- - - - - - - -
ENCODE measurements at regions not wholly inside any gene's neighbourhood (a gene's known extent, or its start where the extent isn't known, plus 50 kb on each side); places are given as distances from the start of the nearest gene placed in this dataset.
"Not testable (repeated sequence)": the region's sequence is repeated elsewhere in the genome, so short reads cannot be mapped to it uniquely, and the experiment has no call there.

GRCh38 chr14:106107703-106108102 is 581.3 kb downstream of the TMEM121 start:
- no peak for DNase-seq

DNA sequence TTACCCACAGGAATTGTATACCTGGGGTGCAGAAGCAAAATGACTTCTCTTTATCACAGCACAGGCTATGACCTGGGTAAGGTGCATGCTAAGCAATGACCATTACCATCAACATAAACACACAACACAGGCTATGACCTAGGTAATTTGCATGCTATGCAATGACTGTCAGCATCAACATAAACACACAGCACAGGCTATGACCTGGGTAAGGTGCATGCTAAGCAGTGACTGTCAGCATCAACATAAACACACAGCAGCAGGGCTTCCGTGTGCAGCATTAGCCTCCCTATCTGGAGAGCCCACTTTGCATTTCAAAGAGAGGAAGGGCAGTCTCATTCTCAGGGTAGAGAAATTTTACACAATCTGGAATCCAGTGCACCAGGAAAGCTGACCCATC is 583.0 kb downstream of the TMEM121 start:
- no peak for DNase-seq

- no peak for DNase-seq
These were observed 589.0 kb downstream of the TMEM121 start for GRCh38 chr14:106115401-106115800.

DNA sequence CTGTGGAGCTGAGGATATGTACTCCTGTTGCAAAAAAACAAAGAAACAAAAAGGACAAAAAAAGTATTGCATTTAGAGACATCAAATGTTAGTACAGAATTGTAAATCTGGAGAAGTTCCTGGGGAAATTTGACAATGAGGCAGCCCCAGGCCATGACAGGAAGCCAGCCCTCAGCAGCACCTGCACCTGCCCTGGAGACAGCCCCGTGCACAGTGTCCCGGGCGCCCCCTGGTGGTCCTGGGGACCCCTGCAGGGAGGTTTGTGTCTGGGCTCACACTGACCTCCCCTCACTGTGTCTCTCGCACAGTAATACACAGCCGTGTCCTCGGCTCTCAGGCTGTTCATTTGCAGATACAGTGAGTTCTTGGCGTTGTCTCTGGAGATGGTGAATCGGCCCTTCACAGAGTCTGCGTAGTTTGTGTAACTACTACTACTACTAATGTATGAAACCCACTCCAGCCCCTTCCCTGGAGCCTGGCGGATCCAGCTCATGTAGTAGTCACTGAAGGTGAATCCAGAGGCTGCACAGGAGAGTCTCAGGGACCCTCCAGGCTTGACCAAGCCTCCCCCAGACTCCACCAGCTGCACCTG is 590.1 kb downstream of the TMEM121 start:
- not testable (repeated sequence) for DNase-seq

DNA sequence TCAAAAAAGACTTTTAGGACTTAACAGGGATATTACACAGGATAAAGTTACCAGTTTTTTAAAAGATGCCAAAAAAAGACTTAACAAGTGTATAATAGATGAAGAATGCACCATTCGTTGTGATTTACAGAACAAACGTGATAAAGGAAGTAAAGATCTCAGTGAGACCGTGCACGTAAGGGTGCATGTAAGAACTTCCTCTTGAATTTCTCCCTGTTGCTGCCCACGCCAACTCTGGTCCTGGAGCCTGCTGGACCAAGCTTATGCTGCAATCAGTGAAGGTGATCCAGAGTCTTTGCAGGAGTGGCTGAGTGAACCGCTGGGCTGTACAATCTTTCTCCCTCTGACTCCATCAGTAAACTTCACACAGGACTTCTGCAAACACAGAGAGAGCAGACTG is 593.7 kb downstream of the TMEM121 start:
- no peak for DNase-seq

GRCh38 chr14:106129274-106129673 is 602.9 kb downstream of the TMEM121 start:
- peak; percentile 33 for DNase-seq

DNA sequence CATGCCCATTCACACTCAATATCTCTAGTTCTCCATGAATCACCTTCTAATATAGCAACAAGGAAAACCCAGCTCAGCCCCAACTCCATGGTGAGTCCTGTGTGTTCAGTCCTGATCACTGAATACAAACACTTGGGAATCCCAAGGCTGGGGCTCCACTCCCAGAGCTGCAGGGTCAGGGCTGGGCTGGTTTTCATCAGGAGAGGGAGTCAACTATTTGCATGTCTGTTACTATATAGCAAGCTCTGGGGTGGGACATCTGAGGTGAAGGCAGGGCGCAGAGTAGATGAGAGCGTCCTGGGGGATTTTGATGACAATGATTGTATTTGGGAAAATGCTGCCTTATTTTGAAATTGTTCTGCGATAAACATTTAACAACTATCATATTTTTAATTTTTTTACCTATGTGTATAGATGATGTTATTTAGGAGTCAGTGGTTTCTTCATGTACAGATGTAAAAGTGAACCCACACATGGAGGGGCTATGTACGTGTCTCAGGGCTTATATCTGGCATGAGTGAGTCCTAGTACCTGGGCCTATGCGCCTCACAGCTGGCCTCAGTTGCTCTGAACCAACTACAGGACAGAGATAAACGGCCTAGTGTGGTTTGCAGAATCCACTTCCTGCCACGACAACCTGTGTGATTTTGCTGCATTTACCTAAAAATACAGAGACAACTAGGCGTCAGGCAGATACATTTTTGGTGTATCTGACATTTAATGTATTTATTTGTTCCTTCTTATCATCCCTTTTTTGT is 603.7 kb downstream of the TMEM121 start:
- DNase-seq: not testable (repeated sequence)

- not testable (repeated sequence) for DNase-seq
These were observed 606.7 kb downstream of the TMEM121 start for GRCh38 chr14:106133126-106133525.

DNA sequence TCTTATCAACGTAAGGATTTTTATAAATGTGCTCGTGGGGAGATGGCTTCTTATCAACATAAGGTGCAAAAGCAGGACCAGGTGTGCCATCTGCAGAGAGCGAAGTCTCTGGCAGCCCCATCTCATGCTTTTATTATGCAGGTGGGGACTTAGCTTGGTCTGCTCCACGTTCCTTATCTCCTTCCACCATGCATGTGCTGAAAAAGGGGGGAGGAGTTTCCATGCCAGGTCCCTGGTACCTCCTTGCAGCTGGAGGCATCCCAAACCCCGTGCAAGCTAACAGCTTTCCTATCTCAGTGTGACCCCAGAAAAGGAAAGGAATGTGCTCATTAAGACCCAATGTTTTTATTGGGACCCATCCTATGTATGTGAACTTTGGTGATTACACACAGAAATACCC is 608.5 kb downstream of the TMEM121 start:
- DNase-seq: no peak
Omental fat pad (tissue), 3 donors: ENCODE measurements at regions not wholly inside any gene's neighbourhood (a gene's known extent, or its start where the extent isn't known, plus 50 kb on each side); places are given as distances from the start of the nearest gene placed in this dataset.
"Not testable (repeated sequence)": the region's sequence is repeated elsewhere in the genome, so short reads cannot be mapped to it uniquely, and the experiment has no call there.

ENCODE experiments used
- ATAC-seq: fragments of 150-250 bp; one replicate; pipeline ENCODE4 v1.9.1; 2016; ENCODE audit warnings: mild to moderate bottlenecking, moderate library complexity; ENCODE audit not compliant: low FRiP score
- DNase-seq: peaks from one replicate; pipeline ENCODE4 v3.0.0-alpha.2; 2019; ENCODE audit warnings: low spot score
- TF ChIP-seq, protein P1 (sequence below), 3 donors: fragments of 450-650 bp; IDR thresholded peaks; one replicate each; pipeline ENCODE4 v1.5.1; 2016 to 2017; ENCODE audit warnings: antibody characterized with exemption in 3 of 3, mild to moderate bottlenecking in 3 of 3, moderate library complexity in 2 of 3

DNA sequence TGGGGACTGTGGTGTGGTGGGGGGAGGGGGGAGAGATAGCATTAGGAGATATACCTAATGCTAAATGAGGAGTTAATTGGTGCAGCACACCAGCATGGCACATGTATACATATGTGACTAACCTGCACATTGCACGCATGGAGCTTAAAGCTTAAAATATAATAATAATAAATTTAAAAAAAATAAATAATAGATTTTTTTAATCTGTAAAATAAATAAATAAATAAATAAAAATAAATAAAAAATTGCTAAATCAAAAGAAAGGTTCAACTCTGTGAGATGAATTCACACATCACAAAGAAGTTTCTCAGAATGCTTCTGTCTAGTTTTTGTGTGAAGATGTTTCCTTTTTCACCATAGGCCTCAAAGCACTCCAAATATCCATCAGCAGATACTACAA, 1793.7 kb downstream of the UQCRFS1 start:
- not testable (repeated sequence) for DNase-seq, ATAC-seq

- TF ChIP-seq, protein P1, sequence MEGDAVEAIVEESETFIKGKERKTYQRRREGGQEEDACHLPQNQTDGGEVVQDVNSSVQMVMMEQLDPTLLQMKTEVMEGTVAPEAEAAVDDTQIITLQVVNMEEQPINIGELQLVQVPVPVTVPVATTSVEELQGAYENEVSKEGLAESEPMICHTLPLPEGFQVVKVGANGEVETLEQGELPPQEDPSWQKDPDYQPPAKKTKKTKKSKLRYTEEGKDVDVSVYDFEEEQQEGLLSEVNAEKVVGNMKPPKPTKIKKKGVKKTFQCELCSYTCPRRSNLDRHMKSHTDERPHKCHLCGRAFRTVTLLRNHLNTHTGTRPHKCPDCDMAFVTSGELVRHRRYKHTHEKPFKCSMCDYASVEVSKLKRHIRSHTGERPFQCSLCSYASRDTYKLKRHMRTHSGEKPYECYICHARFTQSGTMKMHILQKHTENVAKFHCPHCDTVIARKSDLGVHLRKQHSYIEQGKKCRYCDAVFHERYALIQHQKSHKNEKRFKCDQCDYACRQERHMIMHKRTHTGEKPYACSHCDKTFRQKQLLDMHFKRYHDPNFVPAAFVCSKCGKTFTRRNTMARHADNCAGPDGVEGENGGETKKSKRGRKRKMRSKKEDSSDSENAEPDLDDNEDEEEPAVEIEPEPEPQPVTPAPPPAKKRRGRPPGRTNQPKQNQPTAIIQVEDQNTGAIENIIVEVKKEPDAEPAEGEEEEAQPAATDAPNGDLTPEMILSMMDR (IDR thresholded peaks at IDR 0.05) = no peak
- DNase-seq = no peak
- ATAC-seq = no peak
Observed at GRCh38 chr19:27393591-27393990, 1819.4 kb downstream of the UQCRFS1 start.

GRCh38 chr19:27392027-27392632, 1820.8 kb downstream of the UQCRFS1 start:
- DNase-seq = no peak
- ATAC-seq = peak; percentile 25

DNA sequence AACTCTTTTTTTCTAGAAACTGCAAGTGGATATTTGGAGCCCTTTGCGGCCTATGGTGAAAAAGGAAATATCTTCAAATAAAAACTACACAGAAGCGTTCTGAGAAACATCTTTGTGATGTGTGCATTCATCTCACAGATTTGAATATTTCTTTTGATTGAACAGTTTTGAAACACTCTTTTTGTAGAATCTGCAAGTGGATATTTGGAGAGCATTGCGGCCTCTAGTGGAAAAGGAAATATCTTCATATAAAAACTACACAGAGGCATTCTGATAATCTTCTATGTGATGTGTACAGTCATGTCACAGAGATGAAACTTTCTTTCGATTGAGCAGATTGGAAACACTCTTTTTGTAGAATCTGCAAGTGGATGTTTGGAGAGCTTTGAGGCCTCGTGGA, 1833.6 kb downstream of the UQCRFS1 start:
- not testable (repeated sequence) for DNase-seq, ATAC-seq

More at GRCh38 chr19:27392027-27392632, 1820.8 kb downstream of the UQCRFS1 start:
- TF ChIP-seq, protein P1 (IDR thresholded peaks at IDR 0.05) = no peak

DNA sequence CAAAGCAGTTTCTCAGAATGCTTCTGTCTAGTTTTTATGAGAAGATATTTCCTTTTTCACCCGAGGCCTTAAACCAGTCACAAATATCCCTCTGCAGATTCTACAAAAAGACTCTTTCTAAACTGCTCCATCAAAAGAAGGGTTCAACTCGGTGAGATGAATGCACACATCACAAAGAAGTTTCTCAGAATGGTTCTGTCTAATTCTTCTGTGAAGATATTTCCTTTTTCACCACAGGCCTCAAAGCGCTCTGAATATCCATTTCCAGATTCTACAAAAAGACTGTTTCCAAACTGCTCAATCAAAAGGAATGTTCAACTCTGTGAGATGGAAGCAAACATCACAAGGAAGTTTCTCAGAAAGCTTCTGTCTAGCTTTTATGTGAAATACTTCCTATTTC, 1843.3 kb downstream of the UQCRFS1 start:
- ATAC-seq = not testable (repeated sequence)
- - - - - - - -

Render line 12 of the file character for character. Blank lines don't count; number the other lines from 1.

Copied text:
- no peak for DNase-seq